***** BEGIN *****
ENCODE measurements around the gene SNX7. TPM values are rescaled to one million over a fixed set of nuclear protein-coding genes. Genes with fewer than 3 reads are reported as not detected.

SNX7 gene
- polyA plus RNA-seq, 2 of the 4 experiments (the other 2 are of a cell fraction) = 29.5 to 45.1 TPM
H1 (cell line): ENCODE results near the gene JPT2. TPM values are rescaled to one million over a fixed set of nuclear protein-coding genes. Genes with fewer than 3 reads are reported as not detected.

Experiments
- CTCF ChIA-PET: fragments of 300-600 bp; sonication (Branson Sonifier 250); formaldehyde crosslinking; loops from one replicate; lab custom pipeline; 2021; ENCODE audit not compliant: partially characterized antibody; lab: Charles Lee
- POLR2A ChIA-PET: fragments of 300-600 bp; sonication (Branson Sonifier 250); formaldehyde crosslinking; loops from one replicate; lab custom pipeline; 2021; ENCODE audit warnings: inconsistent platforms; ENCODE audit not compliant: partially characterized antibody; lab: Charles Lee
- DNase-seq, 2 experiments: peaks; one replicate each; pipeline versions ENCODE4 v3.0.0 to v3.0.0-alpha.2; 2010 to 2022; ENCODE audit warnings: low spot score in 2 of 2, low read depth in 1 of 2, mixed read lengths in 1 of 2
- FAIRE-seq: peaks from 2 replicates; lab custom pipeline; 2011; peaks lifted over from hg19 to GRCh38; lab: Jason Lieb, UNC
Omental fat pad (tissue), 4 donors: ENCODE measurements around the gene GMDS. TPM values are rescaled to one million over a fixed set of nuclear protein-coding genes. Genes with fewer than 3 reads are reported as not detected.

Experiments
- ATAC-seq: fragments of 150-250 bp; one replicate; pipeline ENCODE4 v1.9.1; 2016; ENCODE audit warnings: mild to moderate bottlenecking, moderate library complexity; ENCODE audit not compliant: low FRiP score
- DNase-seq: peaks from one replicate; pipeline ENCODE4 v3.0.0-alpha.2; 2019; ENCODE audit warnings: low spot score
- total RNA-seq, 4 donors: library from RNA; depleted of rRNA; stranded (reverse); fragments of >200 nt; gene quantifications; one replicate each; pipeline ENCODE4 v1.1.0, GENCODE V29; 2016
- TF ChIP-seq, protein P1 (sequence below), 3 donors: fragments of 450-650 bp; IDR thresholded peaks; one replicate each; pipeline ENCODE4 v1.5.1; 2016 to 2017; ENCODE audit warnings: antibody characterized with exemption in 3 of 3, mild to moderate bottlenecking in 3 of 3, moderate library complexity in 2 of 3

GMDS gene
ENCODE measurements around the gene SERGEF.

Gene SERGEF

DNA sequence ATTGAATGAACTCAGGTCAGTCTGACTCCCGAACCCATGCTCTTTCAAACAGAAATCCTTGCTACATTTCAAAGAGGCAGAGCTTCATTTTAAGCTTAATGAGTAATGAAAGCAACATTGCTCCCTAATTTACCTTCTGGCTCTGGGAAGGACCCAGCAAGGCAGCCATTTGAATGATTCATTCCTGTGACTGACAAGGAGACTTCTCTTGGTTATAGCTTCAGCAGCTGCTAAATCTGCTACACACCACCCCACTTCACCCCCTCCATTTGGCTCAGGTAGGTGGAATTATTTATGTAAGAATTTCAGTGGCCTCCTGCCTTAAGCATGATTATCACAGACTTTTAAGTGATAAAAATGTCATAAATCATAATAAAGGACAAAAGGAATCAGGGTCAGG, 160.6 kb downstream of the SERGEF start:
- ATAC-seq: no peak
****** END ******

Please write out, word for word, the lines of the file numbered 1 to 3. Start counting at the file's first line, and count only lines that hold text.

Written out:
ENCODE measurements around the gene SNX7. TPM values are rescaled to one million over a fixed set of nuclear protein-coding genes. Genes with fewer than 3 reads are reported as not detected.

SNX7 gene
- polyA plus RNA-seq, 2 of the 4 experiments (the other 2 are of a cell fraction) = 29.5 to 45.1 TPM